A New York Times article on 3/9/08, “How Many Billionaires Does It Take to Fix a School System,” explains what goes on in the philanthropists’ minds. You may be able to access it at http://www.nytimes.com/2008/03/09/magazine/09roundtable-t.html?_r=1&scp=39&sq=&st=nyt&oref=slogin

    This new breed of educational philanthropists is fixated on seeing results; they don’t just want to be benevolent nice guys. They strongly believe in, and have been developing, what they call “disruptive strategies” for the public education system. The “disruptive strategy” that was devised for Oakland just didn’t yield the outcome they desired.

    I suspect they want to bail out now so they don’t have to deal with the upcoming OTA contract negotiations. Losing interest in Oakland, they would be happy to let our school board, and the new superintendent, deal with that difficult issue. It is going to be even more difficult this year considering the circumstances going on with the state budget.

    Local control’s first battle will be with that huge monster. The philanthropists and the state will be gone, so they can avoid getting the blood on their hands and won’t even have to clean up the mess.

  • http://www.smallschoolsfoundation.org Holly at Oakland Small Schools Foundation

    In response to Sharon, regarding philanthropic interest (or lack thereof) in Oakland public schools: At the Oakland Small Schools Foundation, we continue to see a lot of philanthropic interests in the schools themselves. The heartfelt philanthropists out there believe it is still possible to improve the opportunities for kids in the inner-city to get a great education. They do, indeed, want to see more and more metrics, but they have not been asking for miracles. At OSSF, because we have been able to provide a safe vehicle for philanthropic investors and do deliver outcomes, we have been successful in directly raising over $600,000 from private foundations this year for small schools in the flatlands (plus individual donations, organizational contributions and extra government funds amounting to another $800,000.) In addition to raising the money, the schools and the foundations know that we will help the school leaders be as efficient as possible with the resources. We are aware that the huge foundations are biding their time with their major top-down support until the district has a permanent superintendent — we believe that these major support will flow back to Oakland once leadership is firmly in place.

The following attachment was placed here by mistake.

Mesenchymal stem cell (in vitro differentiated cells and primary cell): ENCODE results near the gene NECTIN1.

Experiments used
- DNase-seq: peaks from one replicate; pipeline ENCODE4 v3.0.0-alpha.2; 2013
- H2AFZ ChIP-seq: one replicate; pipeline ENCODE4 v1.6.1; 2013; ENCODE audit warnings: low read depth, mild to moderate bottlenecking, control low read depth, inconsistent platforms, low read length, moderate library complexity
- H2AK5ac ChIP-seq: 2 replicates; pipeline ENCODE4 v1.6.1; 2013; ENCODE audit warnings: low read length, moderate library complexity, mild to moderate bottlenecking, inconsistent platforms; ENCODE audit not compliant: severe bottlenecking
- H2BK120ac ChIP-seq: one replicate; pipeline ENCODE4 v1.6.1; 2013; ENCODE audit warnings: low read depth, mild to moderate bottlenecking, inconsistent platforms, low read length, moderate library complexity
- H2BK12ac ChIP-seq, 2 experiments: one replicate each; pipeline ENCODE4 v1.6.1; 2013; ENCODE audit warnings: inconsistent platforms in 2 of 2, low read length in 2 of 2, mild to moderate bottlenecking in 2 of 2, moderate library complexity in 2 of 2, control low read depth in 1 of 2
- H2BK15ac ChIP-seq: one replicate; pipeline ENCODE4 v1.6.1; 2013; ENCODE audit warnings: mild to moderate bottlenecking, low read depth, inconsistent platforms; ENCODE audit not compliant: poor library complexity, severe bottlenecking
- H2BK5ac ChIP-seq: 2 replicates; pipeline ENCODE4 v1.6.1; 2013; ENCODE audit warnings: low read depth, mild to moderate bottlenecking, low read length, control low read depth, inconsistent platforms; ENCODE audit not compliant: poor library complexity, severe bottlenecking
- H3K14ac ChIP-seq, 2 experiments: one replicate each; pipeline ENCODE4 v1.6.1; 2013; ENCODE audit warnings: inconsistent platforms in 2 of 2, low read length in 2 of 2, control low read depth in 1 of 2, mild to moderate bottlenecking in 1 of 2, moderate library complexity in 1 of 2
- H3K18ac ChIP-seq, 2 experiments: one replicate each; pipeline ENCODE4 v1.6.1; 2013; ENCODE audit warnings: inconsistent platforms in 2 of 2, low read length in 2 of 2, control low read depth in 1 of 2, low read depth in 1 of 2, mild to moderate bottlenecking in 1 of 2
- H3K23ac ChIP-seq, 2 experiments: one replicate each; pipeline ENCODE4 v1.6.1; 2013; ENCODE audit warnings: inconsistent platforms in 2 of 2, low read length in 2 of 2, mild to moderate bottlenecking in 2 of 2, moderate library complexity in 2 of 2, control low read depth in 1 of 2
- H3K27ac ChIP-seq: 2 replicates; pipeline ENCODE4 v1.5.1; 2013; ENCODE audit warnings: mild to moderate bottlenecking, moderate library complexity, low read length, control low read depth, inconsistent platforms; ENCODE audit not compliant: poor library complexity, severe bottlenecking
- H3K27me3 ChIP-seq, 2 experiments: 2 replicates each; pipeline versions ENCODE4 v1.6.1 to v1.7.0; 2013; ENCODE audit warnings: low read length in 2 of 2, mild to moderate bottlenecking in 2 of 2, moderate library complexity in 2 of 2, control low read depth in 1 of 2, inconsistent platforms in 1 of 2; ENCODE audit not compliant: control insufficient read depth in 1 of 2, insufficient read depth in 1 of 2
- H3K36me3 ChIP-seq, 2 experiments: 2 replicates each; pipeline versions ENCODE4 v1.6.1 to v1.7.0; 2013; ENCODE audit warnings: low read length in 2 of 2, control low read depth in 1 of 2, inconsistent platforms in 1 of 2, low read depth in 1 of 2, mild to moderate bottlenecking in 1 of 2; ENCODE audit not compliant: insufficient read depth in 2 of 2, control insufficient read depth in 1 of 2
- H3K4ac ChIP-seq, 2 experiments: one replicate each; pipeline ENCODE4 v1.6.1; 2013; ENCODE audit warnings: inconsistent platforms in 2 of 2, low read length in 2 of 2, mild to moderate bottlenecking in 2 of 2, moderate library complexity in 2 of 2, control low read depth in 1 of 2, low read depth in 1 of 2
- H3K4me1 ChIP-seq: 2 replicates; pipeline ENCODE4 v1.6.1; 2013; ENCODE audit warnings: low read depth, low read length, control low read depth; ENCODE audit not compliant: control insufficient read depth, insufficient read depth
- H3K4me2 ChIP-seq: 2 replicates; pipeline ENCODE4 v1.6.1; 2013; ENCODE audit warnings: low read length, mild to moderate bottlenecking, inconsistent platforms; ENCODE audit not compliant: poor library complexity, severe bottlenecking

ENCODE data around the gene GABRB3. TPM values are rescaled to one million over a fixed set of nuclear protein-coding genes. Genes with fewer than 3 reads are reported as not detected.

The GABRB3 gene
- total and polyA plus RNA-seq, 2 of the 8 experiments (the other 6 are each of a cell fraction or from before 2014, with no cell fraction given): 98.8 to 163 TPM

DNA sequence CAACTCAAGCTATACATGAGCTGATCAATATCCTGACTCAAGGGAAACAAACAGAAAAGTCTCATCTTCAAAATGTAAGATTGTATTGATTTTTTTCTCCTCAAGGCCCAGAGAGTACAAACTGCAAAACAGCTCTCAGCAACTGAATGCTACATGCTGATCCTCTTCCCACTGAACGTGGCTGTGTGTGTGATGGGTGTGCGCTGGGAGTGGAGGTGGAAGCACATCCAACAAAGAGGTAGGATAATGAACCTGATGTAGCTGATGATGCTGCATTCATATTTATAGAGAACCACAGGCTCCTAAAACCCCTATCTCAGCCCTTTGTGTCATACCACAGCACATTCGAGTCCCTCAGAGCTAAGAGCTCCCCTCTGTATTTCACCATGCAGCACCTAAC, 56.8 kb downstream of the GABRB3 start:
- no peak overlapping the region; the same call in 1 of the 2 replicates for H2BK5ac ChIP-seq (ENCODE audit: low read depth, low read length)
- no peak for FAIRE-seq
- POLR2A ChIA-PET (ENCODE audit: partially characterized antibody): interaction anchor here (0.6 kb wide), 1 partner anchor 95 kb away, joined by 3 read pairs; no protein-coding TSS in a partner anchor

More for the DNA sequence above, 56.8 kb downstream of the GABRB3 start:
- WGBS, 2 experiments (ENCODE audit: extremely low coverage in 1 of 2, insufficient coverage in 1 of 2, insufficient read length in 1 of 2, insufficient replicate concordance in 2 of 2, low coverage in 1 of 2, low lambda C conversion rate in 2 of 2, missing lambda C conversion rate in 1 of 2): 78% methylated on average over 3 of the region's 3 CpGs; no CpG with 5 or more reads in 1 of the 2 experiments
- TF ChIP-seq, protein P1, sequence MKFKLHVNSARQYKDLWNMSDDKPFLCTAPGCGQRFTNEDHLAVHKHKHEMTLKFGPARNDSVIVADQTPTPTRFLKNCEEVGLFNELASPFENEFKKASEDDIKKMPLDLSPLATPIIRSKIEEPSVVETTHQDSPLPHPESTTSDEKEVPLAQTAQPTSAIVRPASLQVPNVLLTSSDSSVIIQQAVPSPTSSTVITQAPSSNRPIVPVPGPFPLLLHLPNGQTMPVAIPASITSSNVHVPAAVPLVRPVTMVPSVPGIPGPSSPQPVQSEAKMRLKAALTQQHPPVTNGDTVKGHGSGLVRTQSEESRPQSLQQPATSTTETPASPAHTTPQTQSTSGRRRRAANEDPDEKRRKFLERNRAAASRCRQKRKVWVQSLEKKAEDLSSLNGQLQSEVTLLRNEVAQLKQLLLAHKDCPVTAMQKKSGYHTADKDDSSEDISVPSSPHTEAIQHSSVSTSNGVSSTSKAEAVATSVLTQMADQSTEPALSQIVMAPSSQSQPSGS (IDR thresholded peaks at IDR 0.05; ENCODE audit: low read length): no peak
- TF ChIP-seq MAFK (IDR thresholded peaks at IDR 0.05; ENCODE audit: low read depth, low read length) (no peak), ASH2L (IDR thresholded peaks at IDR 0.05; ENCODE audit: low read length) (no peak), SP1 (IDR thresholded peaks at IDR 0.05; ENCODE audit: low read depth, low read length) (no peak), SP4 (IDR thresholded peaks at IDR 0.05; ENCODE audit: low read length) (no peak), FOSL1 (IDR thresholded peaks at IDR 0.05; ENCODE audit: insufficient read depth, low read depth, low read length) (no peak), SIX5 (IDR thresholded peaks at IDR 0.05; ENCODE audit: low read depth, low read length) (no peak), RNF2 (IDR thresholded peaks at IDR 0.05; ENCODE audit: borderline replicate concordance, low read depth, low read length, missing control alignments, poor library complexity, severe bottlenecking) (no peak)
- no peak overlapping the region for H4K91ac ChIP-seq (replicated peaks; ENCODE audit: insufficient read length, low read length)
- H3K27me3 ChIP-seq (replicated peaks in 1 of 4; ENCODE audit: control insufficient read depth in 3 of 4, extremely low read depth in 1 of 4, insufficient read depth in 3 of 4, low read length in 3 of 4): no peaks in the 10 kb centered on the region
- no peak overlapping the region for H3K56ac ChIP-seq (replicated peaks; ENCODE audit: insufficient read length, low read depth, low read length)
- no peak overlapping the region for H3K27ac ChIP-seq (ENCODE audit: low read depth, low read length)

At OSSF we do work with relatively small grants, so there is not as much risk for foundations — but despite the negative press that Oakland seems to always get, we do not have foundations saying no to Oakland public schools. There does seem to be hope among philanthropists, — and we really must try to deliver on some solid, measurable outcomes (and I am not suggesting it’s all about the tests) so that everyone knows (including the middle class tax payers out there) that we are developing cost-effective, successful programs for kids.

  • James Jones, Jr., Parent, etc.

    Without control of Finance what can a Superintendent really do? .. other than get paid. The State Administrator retains all power and can veto any decision made in any area (returned to the board or not) under the guise of Fiscal responsibility.